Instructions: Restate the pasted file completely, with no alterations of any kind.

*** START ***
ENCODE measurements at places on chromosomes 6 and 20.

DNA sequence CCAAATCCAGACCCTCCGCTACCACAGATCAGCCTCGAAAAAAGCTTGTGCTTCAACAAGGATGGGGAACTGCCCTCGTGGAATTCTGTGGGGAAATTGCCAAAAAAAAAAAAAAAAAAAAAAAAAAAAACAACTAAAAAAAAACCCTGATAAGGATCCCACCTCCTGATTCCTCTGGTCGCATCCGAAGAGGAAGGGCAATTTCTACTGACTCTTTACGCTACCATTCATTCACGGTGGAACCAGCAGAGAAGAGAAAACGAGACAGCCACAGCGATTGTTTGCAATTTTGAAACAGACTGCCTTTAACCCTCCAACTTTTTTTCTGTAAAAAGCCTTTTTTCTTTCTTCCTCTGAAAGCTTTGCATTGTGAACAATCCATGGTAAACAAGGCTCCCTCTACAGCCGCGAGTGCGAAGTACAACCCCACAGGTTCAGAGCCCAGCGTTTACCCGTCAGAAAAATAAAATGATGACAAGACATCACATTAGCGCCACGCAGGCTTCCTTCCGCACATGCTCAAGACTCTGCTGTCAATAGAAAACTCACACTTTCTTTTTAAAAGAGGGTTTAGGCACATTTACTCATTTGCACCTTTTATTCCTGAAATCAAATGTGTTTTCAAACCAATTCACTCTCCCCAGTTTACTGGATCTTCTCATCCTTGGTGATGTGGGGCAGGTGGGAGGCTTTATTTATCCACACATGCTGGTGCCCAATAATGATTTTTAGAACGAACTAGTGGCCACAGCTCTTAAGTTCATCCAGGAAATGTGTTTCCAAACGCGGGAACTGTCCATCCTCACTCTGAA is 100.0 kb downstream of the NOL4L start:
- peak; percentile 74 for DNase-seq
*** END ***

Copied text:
ENCODE measurements at places on chromosomes 6 and 20.

DNA sequence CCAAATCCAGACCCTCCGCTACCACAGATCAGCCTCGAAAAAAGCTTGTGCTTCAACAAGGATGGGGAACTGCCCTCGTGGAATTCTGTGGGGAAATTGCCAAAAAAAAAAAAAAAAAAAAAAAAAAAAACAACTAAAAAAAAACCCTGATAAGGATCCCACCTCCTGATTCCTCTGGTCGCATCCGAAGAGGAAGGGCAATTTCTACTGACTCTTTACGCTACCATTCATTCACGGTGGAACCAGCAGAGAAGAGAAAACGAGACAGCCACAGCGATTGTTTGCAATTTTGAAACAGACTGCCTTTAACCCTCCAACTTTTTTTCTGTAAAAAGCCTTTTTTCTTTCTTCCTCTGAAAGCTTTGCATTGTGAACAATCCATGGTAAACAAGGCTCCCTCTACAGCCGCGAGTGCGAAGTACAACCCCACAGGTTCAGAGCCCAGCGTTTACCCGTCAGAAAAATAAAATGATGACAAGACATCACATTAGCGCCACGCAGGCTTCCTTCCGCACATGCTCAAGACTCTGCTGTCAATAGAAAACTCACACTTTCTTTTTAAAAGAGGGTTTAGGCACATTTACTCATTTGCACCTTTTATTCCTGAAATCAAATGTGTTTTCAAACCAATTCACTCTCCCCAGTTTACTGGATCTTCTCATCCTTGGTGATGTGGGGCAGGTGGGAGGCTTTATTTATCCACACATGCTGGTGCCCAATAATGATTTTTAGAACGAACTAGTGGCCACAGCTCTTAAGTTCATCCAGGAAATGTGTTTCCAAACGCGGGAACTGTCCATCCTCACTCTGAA is 100.0 kb downstream of the NOL4L start:
- peak; percentile 74 for DNase-seq